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Samurai 7 - Box Set
FUNimation // Unrated // February 24, 2009
List Price: $99.98 [Buy now and save at Amazon]
One of my favorite movies of all time is Akira Kurosawa's Seven Samurai. I still remember the first time I saw it, how moved and impressed I was by the themes and construction of the film and how fast the three and a half hour running time seemed to whiz by. When I heard that the classic film was going to be remade as an anime, with a steampunk setting no less, I was pretty leery. I'm not a huge fan of remakes in the first place and I could easily see how they could ruin this amazing film.
When Samurai 7, as the anime was titled, was released in the
Years after a fearful war has ended, many small rural villages are routinely plundered by bandits, called Nobuseri. These criminals were samurai during the war, but after the fighting stopped they found themselves without a job but with a taste for killing. Having access to giant fighting machines the Nobuseri bleed the small villages dry, leaving the farmers with barely enough food to get them through the winter.
When rumors start to spread that the Nobuseri are taking the livestock and women from the farming towns too, one village decides that they have to take a stand. The town of
Things aren't as simple as they seem however. Due to a traitor in their midst the Nobuseri know that the samurai are headed to Kanna. In addition there are behind the scenes political dealings and assassinations that make the samurai wanted criminals as well as putting them in the middle of a power struggle.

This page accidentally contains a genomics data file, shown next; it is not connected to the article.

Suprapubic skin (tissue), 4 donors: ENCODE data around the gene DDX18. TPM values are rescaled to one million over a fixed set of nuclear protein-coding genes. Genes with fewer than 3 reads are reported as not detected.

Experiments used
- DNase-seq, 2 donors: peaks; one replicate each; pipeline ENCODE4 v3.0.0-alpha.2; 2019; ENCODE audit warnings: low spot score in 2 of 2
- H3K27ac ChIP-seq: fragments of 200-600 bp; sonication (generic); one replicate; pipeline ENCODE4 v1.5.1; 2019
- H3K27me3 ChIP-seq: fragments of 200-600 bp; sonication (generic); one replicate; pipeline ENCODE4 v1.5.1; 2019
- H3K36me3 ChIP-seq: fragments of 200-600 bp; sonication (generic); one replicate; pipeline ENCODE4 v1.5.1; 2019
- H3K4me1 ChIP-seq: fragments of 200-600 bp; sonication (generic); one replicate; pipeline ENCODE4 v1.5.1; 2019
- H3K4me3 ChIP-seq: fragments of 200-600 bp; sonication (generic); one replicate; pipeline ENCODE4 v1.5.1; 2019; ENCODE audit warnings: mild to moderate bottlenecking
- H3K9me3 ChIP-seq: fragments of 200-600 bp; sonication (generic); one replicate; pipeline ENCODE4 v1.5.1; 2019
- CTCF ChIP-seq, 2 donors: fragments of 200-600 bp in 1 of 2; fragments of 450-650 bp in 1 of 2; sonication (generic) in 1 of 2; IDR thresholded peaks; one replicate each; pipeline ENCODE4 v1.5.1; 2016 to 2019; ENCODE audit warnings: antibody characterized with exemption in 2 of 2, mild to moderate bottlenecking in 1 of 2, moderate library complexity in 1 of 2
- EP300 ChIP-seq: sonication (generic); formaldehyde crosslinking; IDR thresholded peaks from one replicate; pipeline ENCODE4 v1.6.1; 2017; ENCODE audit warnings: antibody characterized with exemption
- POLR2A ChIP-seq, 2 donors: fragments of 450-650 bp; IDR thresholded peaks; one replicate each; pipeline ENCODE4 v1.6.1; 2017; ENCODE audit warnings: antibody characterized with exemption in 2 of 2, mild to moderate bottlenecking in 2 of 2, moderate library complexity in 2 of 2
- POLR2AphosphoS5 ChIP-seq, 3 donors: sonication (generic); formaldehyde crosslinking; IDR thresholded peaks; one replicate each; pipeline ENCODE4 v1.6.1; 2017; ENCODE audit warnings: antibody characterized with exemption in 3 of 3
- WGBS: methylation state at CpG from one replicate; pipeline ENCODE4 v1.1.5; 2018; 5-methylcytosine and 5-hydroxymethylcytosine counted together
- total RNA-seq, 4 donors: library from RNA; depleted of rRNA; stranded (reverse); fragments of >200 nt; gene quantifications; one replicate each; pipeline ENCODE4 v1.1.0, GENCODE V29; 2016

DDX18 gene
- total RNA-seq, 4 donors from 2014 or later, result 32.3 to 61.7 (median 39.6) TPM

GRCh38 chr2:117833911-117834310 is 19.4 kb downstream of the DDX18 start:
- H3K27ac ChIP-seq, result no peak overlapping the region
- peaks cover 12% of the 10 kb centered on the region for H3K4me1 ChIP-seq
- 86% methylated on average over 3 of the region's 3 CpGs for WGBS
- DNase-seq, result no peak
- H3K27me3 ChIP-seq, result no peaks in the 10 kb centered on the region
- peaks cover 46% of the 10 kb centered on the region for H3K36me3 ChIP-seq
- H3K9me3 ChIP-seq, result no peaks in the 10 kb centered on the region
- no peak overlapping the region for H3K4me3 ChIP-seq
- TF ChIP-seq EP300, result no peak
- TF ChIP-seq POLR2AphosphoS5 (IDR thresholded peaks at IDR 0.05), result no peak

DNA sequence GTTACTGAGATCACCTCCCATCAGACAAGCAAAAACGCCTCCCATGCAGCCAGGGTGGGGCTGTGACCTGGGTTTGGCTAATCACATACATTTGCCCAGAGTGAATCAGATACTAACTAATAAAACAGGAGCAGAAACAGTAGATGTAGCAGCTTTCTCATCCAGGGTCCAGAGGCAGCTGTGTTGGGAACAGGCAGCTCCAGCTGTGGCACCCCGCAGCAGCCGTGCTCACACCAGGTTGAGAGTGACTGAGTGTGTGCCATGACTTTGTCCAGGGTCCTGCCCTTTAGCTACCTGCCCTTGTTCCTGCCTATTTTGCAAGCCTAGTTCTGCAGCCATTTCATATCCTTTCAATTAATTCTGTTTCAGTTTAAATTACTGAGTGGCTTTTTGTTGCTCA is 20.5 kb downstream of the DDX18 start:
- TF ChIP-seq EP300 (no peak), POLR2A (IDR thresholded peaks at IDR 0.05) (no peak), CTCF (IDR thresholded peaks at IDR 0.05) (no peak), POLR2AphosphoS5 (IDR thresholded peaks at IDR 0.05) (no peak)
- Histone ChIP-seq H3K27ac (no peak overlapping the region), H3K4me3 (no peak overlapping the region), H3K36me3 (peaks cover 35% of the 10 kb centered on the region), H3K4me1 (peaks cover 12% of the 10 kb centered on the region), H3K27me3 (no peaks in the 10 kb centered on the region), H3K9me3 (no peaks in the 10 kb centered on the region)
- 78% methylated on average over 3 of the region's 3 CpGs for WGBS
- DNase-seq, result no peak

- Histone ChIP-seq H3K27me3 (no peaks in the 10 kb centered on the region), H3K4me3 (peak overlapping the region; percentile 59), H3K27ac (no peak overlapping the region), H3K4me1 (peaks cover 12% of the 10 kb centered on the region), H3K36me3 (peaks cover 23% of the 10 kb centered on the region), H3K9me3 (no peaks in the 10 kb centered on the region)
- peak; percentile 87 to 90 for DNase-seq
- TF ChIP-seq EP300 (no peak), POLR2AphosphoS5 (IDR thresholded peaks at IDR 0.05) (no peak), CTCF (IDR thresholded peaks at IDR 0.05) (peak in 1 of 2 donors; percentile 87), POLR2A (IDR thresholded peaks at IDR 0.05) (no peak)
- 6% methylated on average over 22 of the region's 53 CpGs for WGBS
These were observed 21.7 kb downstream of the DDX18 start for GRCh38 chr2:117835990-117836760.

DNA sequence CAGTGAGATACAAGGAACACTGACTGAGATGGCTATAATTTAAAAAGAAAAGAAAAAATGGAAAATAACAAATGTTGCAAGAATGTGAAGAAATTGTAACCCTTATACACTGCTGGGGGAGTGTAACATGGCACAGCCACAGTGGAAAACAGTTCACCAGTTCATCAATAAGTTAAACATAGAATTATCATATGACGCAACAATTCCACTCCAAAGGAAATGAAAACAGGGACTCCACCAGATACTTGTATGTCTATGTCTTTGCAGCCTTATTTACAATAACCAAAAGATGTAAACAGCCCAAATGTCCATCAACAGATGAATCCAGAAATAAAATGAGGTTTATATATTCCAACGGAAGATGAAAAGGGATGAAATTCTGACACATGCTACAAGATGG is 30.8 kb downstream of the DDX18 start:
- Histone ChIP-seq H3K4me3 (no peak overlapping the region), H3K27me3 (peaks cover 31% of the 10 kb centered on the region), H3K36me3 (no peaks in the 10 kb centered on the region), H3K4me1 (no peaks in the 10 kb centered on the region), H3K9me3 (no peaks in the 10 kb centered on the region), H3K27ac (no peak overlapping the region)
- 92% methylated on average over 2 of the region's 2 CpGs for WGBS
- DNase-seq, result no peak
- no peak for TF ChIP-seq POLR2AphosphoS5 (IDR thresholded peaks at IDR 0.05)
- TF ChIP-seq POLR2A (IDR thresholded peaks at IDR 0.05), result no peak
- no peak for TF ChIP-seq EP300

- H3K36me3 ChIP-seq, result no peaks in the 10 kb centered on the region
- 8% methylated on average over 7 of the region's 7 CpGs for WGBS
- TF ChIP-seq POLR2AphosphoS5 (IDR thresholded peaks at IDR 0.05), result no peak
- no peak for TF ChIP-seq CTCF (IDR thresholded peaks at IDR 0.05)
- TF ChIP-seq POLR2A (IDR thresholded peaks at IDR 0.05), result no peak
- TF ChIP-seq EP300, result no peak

Watching this series reminded me of my feelings towards The Magnificent Seven, a western that was also patterned after Seven Samurai. The movie was very good, but not as good as the original. The same can be said for this show. There's a lot that really works, and some missteps that really hurt the show.
Being longer than the original movie, the creators had time to delve into the background of the samurai a bit more. The show is largely character driven and fleshing out the main characters really goes a long way towards pulling the viewers into the story. The various heroes all have different reasons for risking their lives for a group of people they don't know and getting into their minds elevates the show.
The designs for the show, especially the Nobuseri are excellent too. They resisted the urge to model the mecha after every other giant robot show and came up with some original designs that appeared both eerie and effective in battle. The cyborg samurai, Kikuchiyo has a home-made built-out-of-scraps look that suits the character well and is also appropriate given his lineage.
On the down side, the series extended running time has the creators filling in the extra time with extraneous plots that end up weakening the story. The main complaint here is the subplot involving Ukyo the spoiled son of a nobleman and the whole but about the assassinated emissary. In the later the ruling governor uses the murder as an excuse to arrest all of the samurai in the city, forcing the main characters to leave and head for the village. The former plot gives the battle that the samurai are about to undertake a more important role in the make up of the country.
These are things that disappointed me the most. In Kurosawa's film the samurai were risking their lives of their own free will for basically nothing. Win or loose, the battle wouldn't matter at all in the large scheme of things. That's what makes the movie so tragic and heroic: they put themselves in a desperate battle because their code of honor says it's the right thing to do. Not because they are getting paid or to help their country, but because they should. Pushing them out of the city and making the stakes higher in the battle doesn't make the series more vibrant or exciting. Risking your life for God, country, and your family is understandable. Going into battle for people who hate and distrust you; that is an interesting tale.